Who doesn’t love a great road trip? And what could be a better destination than a large gathering of other road-trip-loving classic BMW enthusiasts and their cars? For the 450-plus Vintage-goers that traveled to Asheville and Hot Springs, North Carolina last weekend, it served as an excellent reason to prepare and drive their classic BMWs on a nearly week-long automotive extravaganza.

If you’re not familiar, the Vintage is an annual gathering of classic BMW owners and their cars, organized by none other than Scott Sturdy. It has changed locations within North Carolina a few times over its nineteen-year running, but has been based out of Asheville and Hot Springs for the past six.

Jim Gerock charges up the mountain in his round-tail Malaga 1973 2002tii, with Kevin Grim and Joshua Reger matching pace.

How can a one-day event turn into a week-long automotive extravaganza? While the Vintage show itself is only on Saturday, if you factor in the “fun run” road rally on Thursday, the “Vintage Open House” at The Ultimate Driving Museum, the Zentrum, and BMW CCA HQ on Friday, and the fact that many attendees undertake multi-day road trips both to and from Asheville, it can be more than a seven-day experience.

One person who clearly loves a great road trip is Robert Tran, who took three days and drove a whopping 2,564 miles (one way) from Hermosa Beach, California to attend his first Vintage in his 1974 2002 Touring. Tran recalls how his 2002 Touring found him: “I was actually looking for a 2002 Touring for a while—it’s actually one of my top-five dream cars. So, I was bidding on a bunch of them on Bring a Trailer, but didn’t win any. The owner of this [2002 Touring] noticed that I was bidding on so many and he sent me an email saying, ‘Hey I’m thinking about selling mine. Do you want to come take a look at it?’ So I did. And I bought the car in North Carolina and brought it back to California.”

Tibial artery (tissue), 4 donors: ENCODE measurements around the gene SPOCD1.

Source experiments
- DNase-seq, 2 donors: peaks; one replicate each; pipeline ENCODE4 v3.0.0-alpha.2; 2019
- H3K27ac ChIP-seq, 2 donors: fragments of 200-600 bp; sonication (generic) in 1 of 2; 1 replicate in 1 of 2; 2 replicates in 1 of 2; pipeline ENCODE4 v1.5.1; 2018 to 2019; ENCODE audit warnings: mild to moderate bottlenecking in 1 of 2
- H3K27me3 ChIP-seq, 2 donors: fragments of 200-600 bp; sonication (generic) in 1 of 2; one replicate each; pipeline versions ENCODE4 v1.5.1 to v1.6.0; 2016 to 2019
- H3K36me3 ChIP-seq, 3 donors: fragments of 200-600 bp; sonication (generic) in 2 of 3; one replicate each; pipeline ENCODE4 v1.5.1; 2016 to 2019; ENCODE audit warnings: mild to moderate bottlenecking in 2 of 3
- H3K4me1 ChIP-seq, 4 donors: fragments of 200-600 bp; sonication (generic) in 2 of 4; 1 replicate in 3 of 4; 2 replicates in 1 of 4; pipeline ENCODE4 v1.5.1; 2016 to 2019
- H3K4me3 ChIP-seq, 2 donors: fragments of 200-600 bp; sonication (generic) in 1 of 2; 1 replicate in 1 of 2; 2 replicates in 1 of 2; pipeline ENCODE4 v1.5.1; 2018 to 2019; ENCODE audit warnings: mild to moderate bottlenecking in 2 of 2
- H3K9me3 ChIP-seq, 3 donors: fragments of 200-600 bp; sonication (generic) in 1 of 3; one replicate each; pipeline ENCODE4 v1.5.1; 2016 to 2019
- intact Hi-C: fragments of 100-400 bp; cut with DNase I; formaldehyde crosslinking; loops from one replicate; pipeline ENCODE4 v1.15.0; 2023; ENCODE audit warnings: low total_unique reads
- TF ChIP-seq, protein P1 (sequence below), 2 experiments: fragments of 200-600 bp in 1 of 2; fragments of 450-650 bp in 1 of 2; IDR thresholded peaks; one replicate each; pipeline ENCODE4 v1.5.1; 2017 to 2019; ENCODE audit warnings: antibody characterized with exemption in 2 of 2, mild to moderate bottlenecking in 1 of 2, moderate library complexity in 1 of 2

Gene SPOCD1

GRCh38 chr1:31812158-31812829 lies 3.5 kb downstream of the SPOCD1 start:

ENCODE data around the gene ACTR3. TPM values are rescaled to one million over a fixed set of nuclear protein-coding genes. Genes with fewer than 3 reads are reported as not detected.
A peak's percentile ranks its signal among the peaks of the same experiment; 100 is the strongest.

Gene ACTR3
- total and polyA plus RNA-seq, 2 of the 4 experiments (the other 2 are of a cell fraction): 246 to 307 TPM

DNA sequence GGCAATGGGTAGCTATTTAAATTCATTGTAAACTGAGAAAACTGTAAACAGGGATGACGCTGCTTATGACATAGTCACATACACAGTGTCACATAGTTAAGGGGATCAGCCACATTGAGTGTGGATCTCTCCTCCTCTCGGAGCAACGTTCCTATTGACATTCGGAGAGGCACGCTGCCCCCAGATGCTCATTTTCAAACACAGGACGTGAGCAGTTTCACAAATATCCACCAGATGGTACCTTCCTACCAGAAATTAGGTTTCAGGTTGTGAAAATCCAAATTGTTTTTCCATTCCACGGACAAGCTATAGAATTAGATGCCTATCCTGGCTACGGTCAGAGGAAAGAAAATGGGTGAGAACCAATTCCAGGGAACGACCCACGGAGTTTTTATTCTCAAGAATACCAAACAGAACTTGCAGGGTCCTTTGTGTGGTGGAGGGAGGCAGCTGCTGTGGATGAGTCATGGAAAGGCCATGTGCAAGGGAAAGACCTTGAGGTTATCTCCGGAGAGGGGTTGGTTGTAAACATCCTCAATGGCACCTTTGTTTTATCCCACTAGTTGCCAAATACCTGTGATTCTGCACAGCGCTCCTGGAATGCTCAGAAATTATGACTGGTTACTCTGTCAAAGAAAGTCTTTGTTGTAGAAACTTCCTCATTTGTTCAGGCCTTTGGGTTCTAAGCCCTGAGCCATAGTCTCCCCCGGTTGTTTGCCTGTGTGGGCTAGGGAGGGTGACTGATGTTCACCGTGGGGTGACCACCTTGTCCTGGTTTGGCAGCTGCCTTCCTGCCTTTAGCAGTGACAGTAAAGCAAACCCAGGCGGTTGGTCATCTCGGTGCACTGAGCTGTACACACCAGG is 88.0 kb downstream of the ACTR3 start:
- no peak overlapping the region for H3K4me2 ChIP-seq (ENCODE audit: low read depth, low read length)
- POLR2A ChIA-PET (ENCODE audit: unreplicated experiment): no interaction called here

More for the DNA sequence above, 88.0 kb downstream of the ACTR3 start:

Robert Tran stands next to his 1974 2002 Touring at BMW CCA Foundation’s Vintage Open House.

Less than a year after taking ownership, Tran had to move to Germany for work. As he’d need transportation while overseas, he had the 2002 Touring shipped there to use as his daily driver. He recalls, “It was my daily driver in Germany, but also a weekend road-trip car. I went to the Nurburgring, drove to England, Switzerland, the Alps—everywhere. I discovered a lot of issues with the car during all those hard miles. So, once I got the car back to the U.S., I started to fix those things.”

Tran rebuilt the front end, sorted out suspension issues, and fixed “little bits everywhere” on the car. He had already installed a/c prior to taking the car overseas, which made for comfortable cruising. With a number of long trips in his 2002 Touring already under his belt, Tran says, “I was very confident in this trip because I knew everything was already sorted out.” His confidence was warranted as he made the cross-country trip without issue. His Touring beamed at the BMW CCA Foundation Vintage Open House and all were impressed with the journey they had followed on the Vintage Facebook group.

While Tran had travel from the West Coast covered, BMW CCA 2002 Forever Chapter member George Phemister traveled from beyond our northern border in Ottawa, Canada. He originally intended to bring his 2000CS, which had made the trip in 2010, but says, “The steering drag link was loose—I’d missed it. In all of the work I’d done on that car, I decided that was too risky to take.”

Luckily Phemister had a backup vehicle, his Estoril 1999 Z3 M coupe, which has a fitting license plate for our northern-based friend: “MCOUP EH.” His well-maintained Clown Shoe made the trip without issue, traveling over 1,000 miles over the course of a few days. To prepare his M coupe, Phemister jokes, “I washed it. It was ready to go. I gave it a bath and off we went.” He isn’t a stranger to long road trips as he makes a yearly trip from Ottawa to Florida, so a trip to North Carolina wasn’t so bad.

One of the weekend’s attendees coming from Palm Beach, Florida was Gary York, who takes a week off every year to attend the Vintage, like he did this year in his Sahara 1972 2002. York has his road-trip schedule down pat and says, “I usually leave the Monday before the Saturday event, and I do it so I can stop at Ray Korman’s in Greensboro. After I get my car looked over [at Korman Autoworks], I go to Roanoke, Virginia and I drive the Blue Ridge Parkway for a day to get back to Asheville.”